Bromberg concluded, warning lawmakers that “the magnitude of fiscal uncertainty will have grave consequences on our Soldiers, civilians and families if nothing is done to mitigate the effects of operations under the continuing resolution shortfalls, overseas contingency operations shortfalls and sequestration. The Army will be forced to make dramatic cuts to military personnel and family programs.
By Jill Jolly (USAG Wiesbaden)
WIESBADEN, Germany (March, 2013) — Caring for a pet requires a lot more than simply feeding the animal. That’s one of the lessons several younger participants learned in the Wiesbaden American Red Cross’ Pet First Aid class.
“Your pet is a part of your family,” said Capt. Ericka Carroll, a member of the Wiesbaden Veterinary Clinic staff and class instructor. “It is important to know what to do in a medical emergency in the first critical moments to make sure your pet is safe before seeking veterinary care.”
About 11 people attended the March 1 class, held at the American Red Cross offices on Clay Kaserne.
Students first learned how to be prepared in the case of an emergency. Carroll provided a list of supplies and information to have for a pet first aid kit in case of a medical emergency.
Participants also learned what the normal vital signs are for cats and dogs. They were taught how to take vital signs, such as pulse, respiratory rate and temperature, in their pets.
“Knowing what is normal is important in recognizing what is abnormal,” said Carroll.
The class then went on to learn what to do in certain emergencies, such as if a pet has breathing problems, cardiac problems, an injury or a sudden illness.
Cody Ford, an owner of two small dogs, said he and his wife took the class “so we feel prepared if our dog has an accident or injury.”
“I sit and walk dogs,” said his wife, Claudia Penner. “I want to make sure I know what to do.”
Carroll also reminded the participants to keep updated information on their pets. She told them how important it is to have updated pet tags and to keep microchip information up to date in case they are lost.
For more information regarding pet first aid visit the American Red Cross located on Clay Kaserne in Building 1023E or call civ (0611) 705-1760.
By C. Todd Lopez
WASHINGTON (Army News Service, March, 2013) — The Army has made available to Soldiers a new online resource to complement the Ready and Resilient Campaign that launched March 12.
The campaign’s website is available now at www.army.mil/readyandresilient, and is designed as a “one-stop shop” for resources related to Soldier resilience and readiness. The new site includes sections for medical readiness, personal readiness, and Soldier transition issues.
On the front page of the site is a list of hotlines for Soldiers to call for when “something bad happens,” said Col. John Sims, with the Army’s Office of the Chief of Public Affairs. Such an event could include a sexual assault, suicide issues, traumatic brain injury or post-traumatic stress disorder.
The Army already has dozens of programs and websites that can help Soldiers improve their readiness, help them become more resilient, and help them deal with crises such as sexual assault, suicidal ideation, post-traumatic stress disorder, or traumatic brain injury for instance. But the new website is meant to bring access to those resources together in one place.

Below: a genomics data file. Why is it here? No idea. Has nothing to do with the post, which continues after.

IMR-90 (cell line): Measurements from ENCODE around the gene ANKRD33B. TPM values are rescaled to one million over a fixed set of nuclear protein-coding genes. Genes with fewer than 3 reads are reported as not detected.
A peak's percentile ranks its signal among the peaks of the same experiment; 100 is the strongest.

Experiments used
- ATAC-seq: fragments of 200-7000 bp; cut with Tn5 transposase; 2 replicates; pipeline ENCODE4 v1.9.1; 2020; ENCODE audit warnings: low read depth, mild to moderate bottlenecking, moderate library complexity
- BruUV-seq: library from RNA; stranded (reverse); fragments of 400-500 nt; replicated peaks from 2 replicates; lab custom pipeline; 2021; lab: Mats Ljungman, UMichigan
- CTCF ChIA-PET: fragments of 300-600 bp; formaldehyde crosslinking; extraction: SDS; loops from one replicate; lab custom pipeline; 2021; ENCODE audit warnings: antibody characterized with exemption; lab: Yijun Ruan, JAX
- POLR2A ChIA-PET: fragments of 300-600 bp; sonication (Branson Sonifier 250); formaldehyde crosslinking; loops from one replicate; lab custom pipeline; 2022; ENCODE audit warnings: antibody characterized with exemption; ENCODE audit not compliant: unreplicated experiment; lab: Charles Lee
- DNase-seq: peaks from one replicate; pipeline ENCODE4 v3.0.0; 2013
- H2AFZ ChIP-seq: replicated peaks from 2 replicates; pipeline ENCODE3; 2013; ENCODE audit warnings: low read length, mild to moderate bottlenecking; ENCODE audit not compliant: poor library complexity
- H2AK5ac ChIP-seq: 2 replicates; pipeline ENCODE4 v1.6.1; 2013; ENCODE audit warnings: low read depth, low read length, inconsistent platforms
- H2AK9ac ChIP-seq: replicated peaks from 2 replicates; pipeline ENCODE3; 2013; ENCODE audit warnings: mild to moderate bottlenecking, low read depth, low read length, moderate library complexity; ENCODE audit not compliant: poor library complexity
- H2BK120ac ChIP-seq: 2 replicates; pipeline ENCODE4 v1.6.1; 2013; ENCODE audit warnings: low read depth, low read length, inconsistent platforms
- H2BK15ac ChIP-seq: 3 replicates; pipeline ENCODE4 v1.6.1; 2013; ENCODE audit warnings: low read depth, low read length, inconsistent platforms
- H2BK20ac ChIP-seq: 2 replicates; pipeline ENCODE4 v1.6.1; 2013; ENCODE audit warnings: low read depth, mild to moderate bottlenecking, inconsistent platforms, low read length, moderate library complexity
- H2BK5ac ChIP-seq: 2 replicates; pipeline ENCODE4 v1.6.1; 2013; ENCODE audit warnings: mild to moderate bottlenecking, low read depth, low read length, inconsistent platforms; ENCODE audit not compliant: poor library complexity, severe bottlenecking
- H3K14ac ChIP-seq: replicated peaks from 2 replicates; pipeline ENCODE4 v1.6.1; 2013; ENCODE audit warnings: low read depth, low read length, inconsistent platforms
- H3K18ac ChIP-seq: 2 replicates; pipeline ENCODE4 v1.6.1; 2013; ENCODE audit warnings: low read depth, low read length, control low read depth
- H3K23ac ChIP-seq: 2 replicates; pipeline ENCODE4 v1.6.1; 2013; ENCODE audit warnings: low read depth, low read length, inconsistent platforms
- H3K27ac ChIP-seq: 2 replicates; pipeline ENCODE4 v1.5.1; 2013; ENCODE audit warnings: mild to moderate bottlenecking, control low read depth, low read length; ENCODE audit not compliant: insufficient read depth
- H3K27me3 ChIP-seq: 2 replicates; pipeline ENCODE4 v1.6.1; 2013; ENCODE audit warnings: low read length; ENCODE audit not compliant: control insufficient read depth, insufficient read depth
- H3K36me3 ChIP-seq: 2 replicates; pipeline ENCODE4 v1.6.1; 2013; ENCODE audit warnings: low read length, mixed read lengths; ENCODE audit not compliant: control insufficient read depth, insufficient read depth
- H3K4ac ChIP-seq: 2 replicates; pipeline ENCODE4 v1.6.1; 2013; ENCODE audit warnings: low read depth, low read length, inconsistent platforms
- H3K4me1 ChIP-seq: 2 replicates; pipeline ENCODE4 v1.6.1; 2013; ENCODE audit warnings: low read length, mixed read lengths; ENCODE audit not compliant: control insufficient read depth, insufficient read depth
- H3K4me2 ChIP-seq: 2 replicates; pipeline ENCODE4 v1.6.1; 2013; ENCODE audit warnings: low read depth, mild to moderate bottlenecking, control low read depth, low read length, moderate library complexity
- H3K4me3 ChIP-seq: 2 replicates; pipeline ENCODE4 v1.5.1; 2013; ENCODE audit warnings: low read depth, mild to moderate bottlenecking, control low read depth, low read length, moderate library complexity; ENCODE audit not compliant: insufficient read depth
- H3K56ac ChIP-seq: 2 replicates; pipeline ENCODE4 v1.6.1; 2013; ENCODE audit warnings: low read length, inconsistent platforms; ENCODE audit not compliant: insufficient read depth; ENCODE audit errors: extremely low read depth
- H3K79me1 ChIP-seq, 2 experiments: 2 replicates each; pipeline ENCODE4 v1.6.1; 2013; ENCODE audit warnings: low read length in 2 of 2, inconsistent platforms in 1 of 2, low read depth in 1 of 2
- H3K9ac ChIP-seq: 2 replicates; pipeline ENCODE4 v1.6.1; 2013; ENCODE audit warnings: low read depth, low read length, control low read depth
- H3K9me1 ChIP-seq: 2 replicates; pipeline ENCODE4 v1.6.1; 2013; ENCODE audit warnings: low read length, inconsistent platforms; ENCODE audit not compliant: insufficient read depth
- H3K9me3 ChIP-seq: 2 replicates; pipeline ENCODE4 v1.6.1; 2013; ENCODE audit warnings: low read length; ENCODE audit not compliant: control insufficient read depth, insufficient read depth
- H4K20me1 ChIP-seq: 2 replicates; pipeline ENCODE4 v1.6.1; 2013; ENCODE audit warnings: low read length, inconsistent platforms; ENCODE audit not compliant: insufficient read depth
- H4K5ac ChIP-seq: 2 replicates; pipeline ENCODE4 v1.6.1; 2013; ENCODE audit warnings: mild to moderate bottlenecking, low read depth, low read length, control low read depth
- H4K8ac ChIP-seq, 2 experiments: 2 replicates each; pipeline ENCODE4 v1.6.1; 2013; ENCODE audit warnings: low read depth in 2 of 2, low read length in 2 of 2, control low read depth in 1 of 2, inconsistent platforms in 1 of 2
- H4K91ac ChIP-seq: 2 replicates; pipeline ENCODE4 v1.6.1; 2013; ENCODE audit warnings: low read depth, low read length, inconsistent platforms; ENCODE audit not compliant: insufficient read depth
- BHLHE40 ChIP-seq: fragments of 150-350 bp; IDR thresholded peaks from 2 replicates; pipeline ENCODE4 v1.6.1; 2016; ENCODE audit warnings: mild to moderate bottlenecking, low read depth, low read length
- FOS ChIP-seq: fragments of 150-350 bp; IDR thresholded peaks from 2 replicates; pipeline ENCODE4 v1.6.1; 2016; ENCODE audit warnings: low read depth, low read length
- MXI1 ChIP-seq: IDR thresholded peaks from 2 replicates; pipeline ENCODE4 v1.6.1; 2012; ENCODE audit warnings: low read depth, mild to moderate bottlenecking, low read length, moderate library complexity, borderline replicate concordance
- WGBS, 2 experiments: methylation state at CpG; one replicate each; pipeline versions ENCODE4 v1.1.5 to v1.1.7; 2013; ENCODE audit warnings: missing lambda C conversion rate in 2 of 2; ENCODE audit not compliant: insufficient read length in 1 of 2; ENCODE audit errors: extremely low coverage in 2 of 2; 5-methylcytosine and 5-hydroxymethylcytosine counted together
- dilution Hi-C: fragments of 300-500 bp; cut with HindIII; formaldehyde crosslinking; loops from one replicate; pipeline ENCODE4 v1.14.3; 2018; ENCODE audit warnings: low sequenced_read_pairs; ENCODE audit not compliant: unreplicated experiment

“You can find this information in 500 other different places. But this is supposed to be the one-stop shop for Soldiers,” Sims said. “We wanted to make a place where leaders, Soldiers and family members could go and find information and quick resources, emergency hotlines, and learn to improve their resiliency.”
Resilience is an individual’s ability to bounce back when “something bad happens, in the simplest terms,” said Sims. A Soldier’s resilience, he said, can come from how they were raised, the experiences they had in their lives, and how they were trained.
Sims said the secretary of the Army, the chief of staff of the Army and the vice chief of staff of the Army want to show the connection between a Soldier’s resilience and a Soldier’s readiness for duty. That connection, and maintaining that connection, is the impetus for the Ready and Resilient Campaign.
Readiness, Sims said, is the ability of an individual or unit to accomplish its assigned task or mission.
“We are recognizing that it’s not just the training we go through that makes us ready, but all the things that we bring as an individual,” Sims said.
Col. Theresa Gonzalez, with Army Medical Command, said for an individual, not being ready could be the result of administrative, medical, or mental health issues. Readiness, she said, means that a Soldier is resilient to the many stressors that all Soldiers face.
“The difference between people who do well and sustain their capacity, is what we refer to under the name resilience,” Gonzalez said. “A more resilient Soldier is able to accept the same load, allostatic load is the term we would use. They can accept the same allostatic load and continue to perform their mission.”
An “allostatic load,” she said, describes the physical consequences to one’s body that result from repeated exposure to stressors. Those stressors could include, among other things, relationship issues or financial issues, for instance.
Such stressors can affect a Soldier’s ability to concentrate, Sims added. And long-term exposure to such stressors, and a Soldier’s inability to adapt to them and deal with them can also affect his or her health, Gonzalez added.